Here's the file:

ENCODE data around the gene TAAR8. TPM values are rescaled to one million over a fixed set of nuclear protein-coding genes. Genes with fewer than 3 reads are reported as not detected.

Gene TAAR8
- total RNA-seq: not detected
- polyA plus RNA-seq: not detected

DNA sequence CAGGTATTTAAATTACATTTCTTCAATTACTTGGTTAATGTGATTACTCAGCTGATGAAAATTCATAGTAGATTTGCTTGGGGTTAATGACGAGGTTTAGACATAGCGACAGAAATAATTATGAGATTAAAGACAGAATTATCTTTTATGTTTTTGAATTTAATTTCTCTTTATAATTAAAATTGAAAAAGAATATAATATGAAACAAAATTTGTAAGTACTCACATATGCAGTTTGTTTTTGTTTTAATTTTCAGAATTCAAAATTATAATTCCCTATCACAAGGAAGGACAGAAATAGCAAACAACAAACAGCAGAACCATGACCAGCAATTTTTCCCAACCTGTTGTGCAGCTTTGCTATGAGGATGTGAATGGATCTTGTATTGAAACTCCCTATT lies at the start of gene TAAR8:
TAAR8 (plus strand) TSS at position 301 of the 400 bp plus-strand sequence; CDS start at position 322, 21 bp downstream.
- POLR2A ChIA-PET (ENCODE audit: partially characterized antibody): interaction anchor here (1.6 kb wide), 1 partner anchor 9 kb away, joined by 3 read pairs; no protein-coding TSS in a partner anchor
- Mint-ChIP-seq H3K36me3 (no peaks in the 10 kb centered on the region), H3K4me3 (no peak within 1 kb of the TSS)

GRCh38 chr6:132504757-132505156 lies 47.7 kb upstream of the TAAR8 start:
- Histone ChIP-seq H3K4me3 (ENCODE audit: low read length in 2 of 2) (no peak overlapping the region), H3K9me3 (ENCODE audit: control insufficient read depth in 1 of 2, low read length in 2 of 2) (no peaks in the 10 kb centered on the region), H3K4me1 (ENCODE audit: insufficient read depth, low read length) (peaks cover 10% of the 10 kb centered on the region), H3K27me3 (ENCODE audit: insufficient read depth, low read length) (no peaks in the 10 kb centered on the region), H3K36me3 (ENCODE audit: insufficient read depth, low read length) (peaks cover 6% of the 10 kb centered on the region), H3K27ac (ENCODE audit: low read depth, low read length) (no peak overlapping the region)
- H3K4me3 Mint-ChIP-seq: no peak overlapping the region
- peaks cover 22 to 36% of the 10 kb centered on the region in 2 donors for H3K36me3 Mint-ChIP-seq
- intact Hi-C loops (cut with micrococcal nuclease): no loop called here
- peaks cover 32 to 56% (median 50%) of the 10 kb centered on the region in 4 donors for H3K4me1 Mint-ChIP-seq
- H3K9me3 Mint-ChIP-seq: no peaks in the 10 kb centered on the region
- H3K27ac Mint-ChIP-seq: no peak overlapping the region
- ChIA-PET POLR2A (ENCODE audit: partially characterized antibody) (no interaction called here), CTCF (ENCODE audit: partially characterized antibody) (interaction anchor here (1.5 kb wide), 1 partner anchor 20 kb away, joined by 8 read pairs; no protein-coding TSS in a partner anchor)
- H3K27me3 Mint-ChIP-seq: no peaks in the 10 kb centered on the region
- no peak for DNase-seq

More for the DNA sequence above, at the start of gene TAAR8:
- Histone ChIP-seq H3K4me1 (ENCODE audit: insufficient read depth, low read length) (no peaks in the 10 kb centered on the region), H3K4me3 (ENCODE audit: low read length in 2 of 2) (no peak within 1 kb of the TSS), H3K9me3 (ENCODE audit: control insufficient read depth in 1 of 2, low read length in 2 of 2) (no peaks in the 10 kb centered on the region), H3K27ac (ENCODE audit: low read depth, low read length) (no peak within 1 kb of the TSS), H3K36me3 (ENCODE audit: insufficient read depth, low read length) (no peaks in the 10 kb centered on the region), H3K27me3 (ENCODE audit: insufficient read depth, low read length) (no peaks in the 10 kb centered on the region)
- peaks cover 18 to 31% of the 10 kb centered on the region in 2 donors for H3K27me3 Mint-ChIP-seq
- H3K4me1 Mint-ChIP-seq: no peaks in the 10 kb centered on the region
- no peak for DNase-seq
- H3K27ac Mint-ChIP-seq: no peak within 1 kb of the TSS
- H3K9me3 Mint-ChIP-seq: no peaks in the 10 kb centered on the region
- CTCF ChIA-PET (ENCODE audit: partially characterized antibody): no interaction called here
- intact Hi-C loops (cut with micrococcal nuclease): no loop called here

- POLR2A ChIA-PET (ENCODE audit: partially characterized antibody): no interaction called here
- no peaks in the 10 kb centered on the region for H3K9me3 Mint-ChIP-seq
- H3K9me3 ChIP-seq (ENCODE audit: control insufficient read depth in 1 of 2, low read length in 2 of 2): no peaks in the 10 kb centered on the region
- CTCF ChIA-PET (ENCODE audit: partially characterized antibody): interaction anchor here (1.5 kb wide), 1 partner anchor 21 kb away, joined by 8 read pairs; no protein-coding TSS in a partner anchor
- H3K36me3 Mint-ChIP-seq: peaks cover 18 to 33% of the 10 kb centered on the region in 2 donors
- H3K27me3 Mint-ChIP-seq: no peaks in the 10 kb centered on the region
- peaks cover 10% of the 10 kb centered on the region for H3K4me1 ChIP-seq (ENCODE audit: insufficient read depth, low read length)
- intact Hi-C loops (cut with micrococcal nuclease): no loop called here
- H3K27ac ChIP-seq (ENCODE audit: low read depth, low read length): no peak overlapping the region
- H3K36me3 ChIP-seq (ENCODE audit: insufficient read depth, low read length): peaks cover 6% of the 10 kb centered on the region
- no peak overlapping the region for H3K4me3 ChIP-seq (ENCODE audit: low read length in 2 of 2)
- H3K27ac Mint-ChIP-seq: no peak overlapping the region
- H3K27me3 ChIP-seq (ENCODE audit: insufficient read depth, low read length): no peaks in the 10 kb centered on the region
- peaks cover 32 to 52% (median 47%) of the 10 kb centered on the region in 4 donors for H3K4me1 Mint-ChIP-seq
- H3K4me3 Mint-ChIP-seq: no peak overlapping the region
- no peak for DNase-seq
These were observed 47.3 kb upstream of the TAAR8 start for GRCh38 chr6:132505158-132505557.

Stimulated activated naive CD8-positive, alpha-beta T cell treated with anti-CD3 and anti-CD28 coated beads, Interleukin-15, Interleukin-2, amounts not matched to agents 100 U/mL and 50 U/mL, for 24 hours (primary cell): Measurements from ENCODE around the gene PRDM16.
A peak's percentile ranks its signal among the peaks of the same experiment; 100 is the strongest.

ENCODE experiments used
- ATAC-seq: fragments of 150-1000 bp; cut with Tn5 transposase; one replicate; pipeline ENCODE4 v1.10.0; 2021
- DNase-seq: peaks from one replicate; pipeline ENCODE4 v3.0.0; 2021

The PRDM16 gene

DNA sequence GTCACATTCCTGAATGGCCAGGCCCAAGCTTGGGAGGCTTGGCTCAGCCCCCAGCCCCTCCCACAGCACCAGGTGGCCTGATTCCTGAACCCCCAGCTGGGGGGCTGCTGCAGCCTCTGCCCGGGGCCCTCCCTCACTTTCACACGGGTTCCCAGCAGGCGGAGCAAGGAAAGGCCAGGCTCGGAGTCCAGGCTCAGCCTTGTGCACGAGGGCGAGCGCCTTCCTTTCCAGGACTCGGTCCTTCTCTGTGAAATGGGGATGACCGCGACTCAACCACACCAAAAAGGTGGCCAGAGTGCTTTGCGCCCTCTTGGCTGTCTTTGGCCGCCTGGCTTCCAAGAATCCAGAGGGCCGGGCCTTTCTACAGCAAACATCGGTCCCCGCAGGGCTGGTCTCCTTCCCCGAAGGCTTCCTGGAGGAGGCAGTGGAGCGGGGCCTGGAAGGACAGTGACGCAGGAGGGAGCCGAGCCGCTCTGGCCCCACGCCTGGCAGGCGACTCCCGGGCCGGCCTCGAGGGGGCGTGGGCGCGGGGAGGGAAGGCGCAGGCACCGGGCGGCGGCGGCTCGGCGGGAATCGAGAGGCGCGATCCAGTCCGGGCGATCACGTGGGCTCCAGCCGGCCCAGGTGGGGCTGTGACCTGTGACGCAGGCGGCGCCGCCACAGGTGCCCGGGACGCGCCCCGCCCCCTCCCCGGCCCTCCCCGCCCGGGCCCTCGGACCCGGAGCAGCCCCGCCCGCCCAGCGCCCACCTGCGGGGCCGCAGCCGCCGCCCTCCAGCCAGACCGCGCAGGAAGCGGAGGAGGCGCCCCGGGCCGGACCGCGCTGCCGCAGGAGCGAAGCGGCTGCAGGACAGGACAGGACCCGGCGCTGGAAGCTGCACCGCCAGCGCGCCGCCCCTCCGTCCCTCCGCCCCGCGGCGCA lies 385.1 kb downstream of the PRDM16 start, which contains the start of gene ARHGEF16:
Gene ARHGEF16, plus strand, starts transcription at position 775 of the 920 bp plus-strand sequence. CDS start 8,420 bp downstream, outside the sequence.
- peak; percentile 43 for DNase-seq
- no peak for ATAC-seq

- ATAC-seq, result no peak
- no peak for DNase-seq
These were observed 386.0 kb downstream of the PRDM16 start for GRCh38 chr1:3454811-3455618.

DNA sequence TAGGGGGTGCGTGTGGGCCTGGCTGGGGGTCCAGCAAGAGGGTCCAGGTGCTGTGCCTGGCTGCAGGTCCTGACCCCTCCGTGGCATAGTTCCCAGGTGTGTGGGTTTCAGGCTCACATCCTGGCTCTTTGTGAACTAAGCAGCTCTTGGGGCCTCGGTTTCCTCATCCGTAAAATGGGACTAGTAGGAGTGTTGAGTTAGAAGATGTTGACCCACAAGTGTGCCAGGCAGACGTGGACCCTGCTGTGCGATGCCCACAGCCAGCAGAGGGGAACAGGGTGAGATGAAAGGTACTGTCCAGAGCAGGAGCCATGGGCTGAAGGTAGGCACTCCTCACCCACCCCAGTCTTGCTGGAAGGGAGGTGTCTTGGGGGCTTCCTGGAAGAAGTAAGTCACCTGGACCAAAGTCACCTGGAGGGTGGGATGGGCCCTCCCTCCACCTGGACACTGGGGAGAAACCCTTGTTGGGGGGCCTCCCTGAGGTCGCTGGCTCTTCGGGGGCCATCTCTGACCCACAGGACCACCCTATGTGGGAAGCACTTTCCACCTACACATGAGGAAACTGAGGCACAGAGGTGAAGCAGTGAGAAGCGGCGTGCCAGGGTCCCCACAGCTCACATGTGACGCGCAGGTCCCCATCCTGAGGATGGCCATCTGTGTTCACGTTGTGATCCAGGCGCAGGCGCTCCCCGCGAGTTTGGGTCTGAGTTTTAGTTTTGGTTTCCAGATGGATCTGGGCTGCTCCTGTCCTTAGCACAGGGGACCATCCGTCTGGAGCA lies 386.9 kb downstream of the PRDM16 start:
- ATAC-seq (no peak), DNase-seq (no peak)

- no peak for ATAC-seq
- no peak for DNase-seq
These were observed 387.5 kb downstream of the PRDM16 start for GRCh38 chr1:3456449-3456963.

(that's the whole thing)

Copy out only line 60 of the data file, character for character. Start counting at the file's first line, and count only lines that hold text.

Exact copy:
- ATAC-seq (no peak), DNase-seq (no peak)